Massive Surge in Illness, Injury Among Health Care Workers

Health care and social workers combined for more injuries and illnesses than any other industry in the nation.

Data from the U.S. Department of Labor showed a staggering 249% increase in injurty and illness rates in 2020 for health care workers as they battled their way through the pandemic.1 Health care and social assistance workers combined for more injuries and illnesses than any other industry in the nation.

The U.S. Department of Labor’s Occupational Safety and Health Administration urges health care employers, and those in related industries, to take immediate actions to help make 2022 safer for these workers.

“We recognize our caregivers for the extraordinary sacrifices they continue to make working on the frontline throughout the pandemic to keep us healthy and safe – and we owe it to them to ensure their employers are doing all they can to protect them,” said Assistant Secretary of Labor for Occupational Safety and Health Douglas Parker in a statement. “The dangers health care workers face continue to be of the highest concern and measures to prevent the spread of COVID-19 are still needed to protect them.”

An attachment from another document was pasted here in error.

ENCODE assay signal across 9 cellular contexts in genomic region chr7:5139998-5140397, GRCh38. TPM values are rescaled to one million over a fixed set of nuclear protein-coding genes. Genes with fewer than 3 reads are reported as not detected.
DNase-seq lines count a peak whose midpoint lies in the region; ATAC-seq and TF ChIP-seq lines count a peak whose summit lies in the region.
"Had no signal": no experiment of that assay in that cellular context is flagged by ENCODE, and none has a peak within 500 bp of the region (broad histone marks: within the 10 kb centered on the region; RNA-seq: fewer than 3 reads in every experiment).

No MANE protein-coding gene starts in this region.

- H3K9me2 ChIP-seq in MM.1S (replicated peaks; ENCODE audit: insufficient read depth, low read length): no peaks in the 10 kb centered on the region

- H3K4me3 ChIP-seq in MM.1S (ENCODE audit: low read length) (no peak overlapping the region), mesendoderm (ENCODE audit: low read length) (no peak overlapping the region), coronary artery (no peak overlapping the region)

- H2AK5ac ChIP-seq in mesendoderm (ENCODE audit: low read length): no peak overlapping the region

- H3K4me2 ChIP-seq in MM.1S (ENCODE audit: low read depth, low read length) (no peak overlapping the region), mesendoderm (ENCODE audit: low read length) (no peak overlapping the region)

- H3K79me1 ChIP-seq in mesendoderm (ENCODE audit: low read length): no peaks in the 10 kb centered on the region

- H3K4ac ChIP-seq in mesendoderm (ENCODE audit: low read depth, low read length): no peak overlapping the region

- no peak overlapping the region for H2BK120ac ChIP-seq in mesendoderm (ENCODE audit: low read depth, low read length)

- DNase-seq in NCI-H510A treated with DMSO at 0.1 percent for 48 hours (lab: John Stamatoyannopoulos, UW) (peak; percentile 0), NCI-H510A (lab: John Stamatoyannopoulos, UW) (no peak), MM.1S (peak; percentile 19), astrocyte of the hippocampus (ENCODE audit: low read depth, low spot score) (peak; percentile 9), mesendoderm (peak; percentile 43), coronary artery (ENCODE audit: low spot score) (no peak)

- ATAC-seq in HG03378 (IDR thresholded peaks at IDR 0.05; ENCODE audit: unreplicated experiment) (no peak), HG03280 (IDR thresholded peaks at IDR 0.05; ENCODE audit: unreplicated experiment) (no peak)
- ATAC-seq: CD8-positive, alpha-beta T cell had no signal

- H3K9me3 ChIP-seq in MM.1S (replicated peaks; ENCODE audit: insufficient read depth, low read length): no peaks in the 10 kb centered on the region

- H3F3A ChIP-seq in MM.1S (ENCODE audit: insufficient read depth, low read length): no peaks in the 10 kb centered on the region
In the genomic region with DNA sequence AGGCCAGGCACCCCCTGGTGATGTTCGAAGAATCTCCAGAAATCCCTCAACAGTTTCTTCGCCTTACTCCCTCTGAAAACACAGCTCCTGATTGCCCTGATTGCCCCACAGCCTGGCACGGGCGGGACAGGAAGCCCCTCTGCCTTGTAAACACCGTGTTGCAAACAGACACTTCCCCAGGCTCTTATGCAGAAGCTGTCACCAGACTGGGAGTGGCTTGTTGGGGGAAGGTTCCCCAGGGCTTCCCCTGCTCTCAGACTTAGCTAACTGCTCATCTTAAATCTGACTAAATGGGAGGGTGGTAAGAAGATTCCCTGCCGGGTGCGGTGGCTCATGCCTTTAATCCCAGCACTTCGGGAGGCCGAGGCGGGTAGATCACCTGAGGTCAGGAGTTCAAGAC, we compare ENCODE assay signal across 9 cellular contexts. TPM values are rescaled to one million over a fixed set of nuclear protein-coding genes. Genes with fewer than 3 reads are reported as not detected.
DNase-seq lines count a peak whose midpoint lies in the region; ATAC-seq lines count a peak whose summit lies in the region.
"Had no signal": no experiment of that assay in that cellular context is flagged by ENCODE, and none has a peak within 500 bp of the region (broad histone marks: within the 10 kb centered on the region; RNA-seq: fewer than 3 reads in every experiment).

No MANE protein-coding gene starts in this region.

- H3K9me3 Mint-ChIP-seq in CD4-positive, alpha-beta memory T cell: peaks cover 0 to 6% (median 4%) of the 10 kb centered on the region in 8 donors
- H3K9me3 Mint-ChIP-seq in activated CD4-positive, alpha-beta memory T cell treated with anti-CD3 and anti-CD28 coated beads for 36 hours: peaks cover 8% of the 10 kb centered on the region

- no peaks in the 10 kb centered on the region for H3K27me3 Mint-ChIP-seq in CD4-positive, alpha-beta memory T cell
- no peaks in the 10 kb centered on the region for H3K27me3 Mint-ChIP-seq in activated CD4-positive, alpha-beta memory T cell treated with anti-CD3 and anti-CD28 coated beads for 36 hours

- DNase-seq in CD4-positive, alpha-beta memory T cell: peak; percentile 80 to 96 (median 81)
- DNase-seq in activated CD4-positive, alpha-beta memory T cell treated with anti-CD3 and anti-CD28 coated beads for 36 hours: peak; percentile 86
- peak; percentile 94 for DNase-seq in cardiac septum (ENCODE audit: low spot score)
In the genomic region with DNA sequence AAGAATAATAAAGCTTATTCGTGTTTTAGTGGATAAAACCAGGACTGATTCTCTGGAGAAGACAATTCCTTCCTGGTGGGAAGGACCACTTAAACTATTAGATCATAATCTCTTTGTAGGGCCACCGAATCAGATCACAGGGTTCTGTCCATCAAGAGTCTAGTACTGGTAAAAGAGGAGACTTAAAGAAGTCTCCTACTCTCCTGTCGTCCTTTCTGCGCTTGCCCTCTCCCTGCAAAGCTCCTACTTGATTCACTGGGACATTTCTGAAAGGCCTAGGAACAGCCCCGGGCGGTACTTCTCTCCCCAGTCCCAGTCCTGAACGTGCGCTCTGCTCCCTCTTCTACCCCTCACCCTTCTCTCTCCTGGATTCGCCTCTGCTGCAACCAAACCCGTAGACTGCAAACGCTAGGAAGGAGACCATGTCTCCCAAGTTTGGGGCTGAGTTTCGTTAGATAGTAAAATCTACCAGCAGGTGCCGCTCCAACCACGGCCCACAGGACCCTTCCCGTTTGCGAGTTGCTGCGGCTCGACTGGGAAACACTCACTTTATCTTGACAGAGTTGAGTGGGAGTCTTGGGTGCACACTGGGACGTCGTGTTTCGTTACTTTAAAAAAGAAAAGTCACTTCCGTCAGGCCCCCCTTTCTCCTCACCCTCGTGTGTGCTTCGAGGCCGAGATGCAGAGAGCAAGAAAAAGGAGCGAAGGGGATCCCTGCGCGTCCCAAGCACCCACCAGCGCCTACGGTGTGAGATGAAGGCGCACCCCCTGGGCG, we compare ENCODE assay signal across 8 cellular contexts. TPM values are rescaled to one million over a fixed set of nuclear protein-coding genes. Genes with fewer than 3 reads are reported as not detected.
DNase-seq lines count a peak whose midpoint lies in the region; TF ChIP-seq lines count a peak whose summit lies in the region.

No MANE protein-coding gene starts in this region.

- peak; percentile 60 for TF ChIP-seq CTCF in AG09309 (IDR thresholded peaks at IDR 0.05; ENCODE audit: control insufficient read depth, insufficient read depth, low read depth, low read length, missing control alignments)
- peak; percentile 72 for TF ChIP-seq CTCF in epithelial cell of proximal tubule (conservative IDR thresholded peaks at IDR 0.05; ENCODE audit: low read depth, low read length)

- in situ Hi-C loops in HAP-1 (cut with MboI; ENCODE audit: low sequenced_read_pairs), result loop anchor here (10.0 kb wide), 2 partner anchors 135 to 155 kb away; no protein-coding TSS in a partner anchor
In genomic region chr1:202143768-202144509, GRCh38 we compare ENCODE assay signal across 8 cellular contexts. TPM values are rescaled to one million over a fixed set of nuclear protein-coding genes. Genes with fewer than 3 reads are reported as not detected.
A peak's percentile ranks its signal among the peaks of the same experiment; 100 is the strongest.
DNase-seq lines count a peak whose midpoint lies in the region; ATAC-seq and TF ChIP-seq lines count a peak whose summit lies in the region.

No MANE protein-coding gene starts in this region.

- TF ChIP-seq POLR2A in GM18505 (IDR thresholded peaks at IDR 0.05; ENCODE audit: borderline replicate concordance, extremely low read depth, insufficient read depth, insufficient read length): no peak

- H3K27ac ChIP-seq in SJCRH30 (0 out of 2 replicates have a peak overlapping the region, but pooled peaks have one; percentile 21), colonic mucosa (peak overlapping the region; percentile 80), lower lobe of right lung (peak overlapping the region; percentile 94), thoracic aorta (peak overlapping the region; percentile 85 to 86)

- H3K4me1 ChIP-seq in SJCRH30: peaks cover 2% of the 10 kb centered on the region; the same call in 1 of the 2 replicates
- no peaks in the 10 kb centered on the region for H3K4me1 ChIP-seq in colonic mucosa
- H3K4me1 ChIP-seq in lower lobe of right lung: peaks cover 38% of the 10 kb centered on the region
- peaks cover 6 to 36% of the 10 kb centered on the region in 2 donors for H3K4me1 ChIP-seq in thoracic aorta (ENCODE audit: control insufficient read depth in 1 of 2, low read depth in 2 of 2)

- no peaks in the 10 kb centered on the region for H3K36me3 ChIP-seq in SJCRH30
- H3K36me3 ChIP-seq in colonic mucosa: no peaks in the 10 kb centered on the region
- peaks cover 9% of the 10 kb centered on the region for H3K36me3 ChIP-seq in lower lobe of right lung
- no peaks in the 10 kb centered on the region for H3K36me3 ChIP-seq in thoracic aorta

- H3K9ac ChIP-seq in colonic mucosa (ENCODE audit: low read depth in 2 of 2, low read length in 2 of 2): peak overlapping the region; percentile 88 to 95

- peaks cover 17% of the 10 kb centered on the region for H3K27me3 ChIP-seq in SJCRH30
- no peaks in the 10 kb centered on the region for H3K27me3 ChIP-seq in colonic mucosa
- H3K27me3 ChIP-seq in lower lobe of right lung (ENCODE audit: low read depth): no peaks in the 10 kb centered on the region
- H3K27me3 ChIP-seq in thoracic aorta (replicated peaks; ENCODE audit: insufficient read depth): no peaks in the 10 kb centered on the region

OSHA is working to issue a final standard to protect health care workers from COVID-19. As the agency works towards a permanent regulatory solution, employers must continue to comply with their obligations under the General Duty Clause, the Personal Protective Equipment and Respiratory Protection Standards, as well as other applicable OSHA standards to protect their employees against the hazard of COVID-19 in the workplace.

To combat workplace injury and illness most effectively, employers should create and use a proactive safety and health program that addresses hazards, training, and preventive measures to keep workers safe.

“Health care workers routinely face the risks associated with exposures to bloodborne pathogens, drug residue, X-ray machines, respiratory illness, and ergonomic injuries related to lifting patients and repetitive tasks,” said OSHA’s acting Regional Administrator Ryan Hodge in a statement. “Our nation’s caregivers have made extraordinary sacrifices in recent years – putting themselves on the frontline in a pandemic – and we owe it to them to ensure their employers are doing all they can to protect their employees.”

This article originally appeared on Medical Economics.

Reference

  1. Employer-reported workplace injuries and illnesses, 2020. News release; US Bureau of Labor Statistics. November 3, 2021. Accessed February 17, 2022. https://www.bls.gov/news.release/osh.nr0.htm